A twist on the traditional hummus dip, this avocado version is super creamy, healthy, and full of flavor! Make it with or without garlic, it stays fresh for several days and is amazing as a dip, in sandwiches or salads.
Originally published in January 2018, this post has been updated with text and images to serve you better. The recipe remains the same.
Iterations on basic hummus are always on my mind, the eggplant version being one of my favorites.
This avocado dip came to be a day I realized the avocados I had were going to expire very soon. I tested and tweaked the recipe to get to this one, but there is room for personal taste.
Whether you like it with or without garlic, more or less tahini, the idea is to let the avocado shine while maintaining that unique hummus flavor.
What is hummus?
Hummus is a middle eastern wonder of an appetizer or dip that comes together in a few minutes.
It has few ingredients, but chickpeas and tahini (a slightly bitter paste made from sesame seeds) are a must.
Some say that the secret to creaminess is a good food processor and peeling the garbanzo beans, one by one, but I hardly ever do that. In this version the avocados add so much creaminess that you are safe in that area.
As I mentioned before, the ingredients are few and easily available. Some comments:
- Haas avocados: are highly recommended as opposed to the large, greener avocados. Though it's a matter of personal taste, these small ugly things have the best flavor and less water content, and that really makes a difference.
- Tahini: is a sesame paste that gives the hummus a distinct smoky flavor.
- Chickpeas: also called garbanzo beans. Use canned or dried. I prefer the latter when I have the time to hydrate them.
It's essential to choose just-ripe avocados for the best result.
- An avocado that is ready to be eaten is slightly soft but not mushy; when you lightly press it barely gives.
- The skin might be black but not always completely, some dark green might still be there.
- The stem at the top should come off easily and reveal a light spot. If the spot is brown the avocado is probably a little over-ripen.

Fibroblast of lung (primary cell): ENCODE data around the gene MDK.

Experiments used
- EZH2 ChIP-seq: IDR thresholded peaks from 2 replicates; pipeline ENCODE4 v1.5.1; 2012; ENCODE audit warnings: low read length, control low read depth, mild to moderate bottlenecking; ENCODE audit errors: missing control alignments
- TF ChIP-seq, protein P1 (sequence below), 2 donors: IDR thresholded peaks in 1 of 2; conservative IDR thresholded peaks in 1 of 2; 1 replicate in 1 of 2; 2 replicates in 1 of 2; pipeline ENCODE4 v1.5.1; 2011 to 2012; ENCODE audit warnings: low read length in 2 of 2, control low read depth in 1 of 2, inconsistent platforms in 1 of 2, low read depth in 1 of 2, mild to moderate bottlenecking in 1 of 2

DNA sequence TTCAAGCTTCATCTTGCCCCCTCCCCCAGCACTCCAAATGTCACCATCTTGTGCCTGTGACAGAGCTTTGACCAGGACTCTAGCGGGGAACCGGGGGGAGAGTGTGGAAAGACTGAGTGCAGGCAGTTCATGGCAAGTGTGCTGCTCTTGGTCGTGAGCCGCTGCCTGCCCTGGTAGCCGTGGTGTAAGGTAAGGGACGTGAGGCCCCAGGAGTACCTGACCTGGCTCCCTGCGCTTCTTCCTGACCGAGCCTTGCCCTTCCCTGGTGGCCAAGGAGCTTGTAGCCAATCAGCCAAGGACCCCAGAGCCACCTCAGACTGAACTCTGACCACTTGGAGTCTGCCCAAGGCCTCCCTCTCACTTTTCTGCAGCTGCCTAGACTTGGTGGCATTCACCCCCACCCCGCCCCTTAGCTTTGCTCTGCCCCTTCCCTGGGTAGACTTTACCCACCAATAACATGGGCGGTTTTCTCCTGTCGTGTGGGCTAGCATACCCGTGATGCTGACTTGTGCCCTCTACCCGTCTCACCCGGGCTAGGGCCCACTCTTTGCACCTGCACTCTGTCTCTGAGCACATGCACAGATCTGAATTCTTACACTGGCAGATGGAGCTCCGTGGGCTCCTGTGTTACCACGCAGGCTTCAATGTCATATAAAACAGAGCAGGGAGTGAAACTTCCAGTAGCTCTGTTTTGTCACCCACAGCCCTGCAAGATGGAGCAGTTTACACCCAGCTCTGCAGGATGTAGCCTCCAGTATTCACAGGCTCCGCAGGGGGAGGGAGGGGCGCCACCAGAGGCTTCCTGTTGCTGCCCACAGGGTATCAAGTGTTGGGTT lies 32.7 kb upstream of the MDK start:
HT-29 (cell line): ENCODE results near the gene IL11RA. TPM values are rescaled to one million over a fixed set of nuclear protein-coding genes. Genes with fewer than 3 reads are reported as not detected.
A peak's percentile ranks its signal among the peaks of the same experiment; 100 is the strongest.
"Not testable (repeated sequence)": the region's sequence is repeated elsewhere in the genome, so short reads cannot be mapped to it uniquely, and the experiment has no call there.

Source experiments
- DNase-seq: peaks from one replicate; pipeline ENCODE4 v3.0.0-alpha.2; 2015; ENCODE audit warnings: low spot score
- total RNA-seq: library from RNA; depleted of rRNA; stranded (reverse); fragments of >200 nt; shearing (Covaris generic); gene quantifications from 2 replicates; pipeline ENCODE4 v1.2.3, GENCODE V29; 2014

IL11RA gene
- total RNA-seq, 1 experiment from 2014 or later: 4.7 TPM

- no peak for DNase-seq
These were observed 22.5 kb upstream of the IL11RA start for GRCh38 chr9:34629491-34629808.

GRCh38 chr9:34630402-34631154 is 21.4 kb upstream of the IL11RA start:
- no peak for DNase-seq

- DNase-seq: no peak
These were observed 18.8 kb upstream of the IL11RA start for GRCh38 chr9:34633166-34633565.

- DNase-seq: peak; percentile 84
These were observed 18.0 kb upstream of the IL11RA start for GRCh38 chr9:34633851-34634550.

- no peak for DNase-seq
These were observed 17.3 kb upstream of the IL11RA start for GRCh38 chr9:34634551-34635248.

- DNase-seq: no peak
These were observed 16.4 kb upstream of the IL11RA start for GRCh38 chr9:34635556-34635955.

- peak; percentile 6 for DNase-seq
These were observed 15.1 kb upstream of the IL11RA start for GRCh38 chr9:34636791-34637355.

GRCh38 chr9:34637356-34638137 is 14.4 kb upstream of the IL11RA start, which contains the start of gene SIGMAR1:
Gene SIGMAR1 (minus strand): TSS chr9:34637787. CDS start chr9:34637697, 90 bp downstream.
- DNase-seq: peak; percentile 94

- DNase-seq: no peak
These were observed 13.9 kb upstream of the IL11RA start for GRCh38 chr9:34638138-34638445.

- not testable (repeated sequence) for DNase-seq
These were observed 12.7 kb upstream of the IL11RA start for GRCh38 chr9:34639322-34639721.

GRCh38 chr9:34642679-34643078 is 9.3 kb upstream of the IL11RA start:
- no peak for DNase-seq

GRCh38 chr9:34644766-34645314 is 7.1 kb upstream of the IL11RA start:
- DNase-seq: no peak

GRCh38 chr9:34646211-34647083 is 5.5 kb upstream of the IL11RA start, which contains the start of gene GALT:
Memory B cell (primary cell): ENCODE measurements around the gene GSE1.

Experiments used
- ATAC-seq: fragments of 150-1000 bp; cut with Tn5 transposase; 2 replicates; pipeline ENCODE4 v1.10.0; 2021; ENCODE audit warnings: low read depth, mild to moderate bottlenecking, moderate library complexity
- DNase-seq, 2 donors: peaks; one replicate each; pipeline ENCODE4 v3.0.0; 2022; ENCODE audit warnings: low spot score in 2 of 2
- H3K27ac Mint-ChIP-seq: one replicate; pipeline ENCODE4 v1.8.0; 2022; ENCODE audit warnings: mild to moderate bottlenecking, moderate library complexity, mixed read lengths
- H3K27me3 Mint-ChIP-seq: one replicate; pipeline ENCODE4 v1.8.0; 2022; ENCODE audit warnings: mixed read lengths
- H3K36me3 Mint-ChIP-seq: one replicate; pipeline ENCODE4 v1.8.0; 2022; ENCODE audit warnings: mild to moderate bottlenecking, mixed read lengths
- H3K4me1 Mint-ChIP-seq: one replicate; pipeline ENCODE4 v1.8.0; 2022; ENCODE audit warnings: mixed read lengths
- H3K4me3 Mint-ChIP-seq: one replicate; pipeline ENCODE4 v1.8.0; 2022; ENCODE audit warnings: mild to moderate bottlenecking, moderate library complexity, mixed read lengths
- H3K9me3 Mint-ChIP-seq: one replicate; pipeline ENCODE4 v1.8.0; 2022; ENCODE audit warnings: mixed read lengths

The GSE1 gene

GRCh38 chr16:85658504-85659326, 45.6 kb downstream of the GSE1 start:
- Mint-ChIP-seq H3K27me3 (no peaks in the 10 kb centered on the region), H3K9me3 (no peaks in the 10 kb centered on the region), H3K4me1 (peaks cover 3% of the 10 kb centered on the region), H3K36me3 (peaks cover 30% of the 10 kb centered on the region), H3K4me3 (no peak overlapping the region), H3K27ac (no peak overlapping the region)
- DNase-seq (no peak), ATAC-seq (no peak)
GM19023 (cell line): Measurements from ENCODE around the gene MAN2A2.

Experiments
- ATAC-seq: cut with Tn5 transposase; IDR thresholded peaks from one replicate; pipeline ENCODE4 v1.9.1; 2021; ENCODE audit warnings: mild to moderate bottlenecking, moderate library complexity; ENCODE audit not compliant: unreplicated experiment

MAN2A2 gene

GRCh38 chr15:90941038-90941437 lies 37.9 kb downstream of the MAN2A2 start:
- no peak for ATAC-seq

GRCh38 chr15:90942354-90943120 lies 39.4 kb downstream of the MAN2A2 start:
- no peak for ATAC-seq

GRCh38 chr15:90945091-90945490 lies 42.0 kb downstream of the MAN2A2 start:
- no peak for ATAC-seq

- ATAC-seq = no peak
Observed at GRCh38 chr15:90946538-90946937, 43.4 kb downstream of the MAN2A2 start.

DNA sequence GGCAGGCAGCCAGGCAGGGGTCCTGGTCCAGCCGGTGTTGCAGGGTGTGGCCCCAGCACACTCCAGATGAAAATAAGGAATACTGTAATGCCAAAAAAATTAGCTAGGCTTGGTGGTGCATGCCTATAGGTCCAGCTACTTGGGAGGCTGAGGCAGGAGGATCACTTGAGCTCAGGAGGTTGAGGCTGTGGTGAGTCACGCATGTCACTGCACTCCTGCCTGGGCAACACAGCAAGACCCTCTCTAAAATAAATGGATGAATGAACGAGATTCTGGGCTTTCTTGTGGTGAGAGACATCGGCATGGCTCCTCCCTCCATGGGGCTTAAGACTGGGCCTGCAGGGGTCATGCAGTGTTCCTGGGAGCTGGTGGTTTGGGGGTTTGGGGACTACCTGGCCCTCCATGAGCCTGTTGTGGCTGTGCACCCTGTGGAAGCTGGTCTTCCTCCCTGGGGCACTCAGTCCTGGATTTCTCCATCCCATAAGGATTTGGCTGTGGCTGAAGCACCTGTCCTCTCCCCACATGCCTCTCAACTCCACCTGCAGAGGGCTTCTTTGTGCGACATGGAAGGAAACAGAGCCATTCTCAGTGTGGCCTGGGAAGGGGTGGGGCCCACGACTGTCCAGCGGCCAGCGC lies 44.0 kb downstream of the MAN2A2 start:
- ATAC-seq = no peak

The avocado, being the good oil that it is, adds a layer of unctuousness to this dip that is very welcomed. A collateral healthy benefit.
- Make it at the last moment possible to prevent the avocados from oxidizing and turning brownish.
- Mixing: I love the immersion blender (image above) because it's fast and makes it super creamy (image 3). But you can use a blender (I don't like how so much is always so hard to take out from the bottom of the jar) or a processor.
- Storing: add a thin layer of olive oil (image 4) to prevent it from turning a brownish-green so fast.
- Serving: Keep some garbanzo beans and chunks of avocado to top the hummus bowl. Alternatively, serve with a sprinkling of smoked paprika and sesame seeds.
How to cook garbanzo beans from scratch:hydrate overnight in a bowl with cold water. Drain and cook in salted water until very tender. Keep refrigerated, covered.
The pita chips are a breeze to make in the oven with some olive oil, salt, pepper, and smoked paprika.
If you take the time to bake at a slow oven they will keep for weeks in a tightly covered tin. But if in a hurry you can bake them faster, like you would toast, and eat them that day.
Just refrain from eating them all by themselves. Not that it happens to me.
Other recipes you might like:
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A twist on the traditional recipe, this Avocado Hummus is super creamy, healthy and full of flavor! Make it with or without garlic, it stays fresh for several days and is amazing as a dip, in sandwiches or salads.
- 2 ripe Haas avocados, scooped
- 1 cup cooked garbanzo beans (canned or fresh)
- ¼ cup freshly squeezed lemon juice (1 medium lemon)
- 1 fat tablespoon of tahini (sesame paste)
- ½ cup olive oil
- Sea salt
- Black pepper
- 4 pita breads
- Smoked paprika
For the pita chips:
- Preheat oven to 300ºF /150ºC.
- Open the pita bread and cut each half into 6 pieces (triangles or whatever shape you want).
- Scatter them on a baking sheet and drizzle with olive oil. Sprinkle with sea salt, black pepper and smoked paprika to taste.
- Bake for 20-30 minutes, until dried and toasted. Let cool completely and keep in tins or cookie jars. If they are not well dried they will lose their crunch quickly. Otherwise, they keep a few weeks.
For the hummus:
- In the bowl of the food processor mix chickpeas, avocados (peeled, cored, cut into chunks), the lemon juice, tahini, olive oil, some salt and pepper and process several minutes until very smooth.
- Check seasonings and add more juice and/or tahini and/or salt to taste.
- Serve with pita chips.
- Keep covered in the fridge with a thin layer of olive oil on top to prevent darkening.
Avocados: I highly recommend haas avocados (small and wrinkled) as the results will be superior.
Tahini: can be found in some supermarkets, gourmet shops, middle eastern markets or you can buy it online Tahini 100% pure Sesame
Garlic: I don't use it for this recipe but it can be added. Roasted garlic works well too.
Serving: serve it with the pita chips mentioned above, with toast, as part of a sandwich or quesadilla, or as part of a budha bowl.
Storing: use a jar, add a thin layer of olive oil on top, close the lid and keep it in the fridge for several days. Even though the top starts to darken, below the hummus is green, similar to guacamole.
Keywords: avocado hummus